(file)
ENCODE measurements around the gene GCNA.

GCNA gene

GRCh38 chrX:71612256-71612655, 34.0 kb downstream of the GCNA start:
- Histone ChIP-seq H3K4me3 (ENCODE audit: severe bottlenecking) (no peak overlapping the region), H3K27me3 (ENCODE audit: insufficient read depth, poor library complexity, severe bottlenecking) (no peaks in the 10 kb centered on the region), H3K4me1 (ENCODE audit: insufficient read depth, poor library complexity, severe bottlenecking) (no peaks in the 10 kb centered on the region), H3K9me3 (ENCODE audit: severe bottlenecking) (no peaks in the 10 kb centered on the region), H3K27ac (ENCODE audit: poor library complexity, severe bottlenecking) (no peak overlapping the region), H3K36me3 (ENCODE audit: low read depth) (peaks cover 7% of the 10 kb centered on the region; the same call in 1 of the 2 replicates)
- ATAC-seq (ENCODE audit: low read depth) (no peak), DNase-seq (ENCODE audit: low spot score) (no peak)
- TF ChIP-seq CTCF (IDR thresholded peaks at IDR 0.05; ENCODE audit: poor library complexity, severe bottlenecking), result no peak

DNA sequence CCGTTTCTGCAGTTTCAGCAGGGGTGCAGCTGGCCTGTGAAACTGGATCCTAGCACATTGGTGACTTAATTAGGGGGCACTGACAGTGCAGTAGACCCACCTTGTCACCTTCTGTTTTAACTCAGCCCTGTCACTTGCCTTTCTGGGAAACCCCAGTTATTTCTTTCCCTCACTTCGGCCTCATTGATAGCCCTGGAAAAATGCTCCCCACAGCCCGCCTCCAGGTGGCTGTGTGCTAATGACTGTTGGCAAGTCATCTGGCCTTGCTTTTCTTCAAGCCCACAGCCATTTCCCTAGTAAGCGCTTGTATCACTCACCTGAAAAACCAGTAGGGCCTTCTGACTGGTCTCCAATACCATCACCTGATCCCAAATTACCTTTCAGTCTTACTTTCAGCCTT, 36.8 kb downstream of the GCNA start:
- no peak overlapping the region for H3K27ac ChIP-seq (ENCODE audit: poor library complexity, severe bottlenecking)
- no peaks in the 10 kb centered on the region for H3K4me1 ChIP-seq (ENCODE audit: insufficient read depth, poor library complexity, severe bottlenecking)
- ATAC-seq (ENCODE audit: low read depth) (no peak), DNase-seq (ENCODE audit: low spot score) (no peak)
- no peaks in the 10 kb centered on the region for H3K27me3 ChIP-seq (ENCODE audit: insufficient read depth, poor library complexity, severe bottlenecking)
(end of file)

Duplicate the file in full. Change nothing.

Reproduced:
ENCODE measurements around the gene GCNA.

GCNA gene

GRCh38 chrX:71612256-71612655, 34.0 kb downstream of the GCNA start:
- Histone ChIP-seq H3K4me3 (ENCODE audit: severe bottlenecking) (no peak overlapping the region), H3K27me3 (ENCODE audit: insufficient read depth, poor library complexity, severe bottlenecking) (no peaks in the 10 kb centered on the region), H3K4me1 (ENCODE audit: insufficient read depth, poor library complexity, severe bottlenecking) (no peaks in the 10 kb centered on the region), H3K9me3 (ENCODE audit: severe bottlenecking) (no peaks in the 10 kb centered on the region), H3K27ac (ENCODE audit: poor library complexity, severe bottlenecking) (no peak overlapping the region), H3K36me3 (ENCODE audit: low read depth) (peaks cover 7% of the 10 kb centered on the region; the same call in 1 of the 2 replicates)
- ATAC-seq (ENCODE audit: low read depth) (no peak), DNase-seq (ENCODE audit: low spot score) (no peak)
- TF ChIP-seq CTCF (IDR thresholded peaks at IDR 0.05; ENCODE audit: poor library complexity, severe bottlenecking), result no peak

DNA sequence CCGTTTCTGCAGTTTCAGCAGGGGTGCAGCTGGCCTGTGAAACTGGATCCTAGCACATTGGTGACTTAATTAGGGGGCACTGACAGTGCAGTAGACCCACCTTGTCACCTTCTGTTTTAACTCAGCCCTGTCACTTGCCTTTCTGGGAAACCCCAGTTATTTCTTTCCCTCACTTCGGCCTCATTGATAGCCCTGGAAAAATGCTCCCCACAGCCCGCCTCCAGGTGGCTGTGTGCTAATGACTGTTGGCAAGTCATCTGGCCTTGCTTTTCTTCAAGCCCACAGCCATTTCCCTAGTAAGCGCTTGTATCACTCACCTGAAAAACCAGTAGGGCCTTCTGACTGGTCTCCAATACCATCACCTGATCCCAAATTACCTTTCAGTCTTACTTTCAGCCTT, 36.8 kb downstream of the GCNA start:
- no peak overlapping the region for H3K27ac ChIP-seq (ENCODE audit: poor library complexity, severe bottlenecking)
- no peaks in the 10 kb centered on the region for H3K4me1 ChIP-seq (ENCODE audit: insufficient read depth, poor library complexity, severe bottlenecking)
- ATAC-seq (ENCODE audit: low read depth) (no peak), DNase-seq (ENCODE audit: low spot score) (no peak)
- no peaks in the 10 kb centered on the region for H3K27me3 ChIP-seq (ENCODE audit: insufficient read depth, poor library complexity, severe bottlenecking)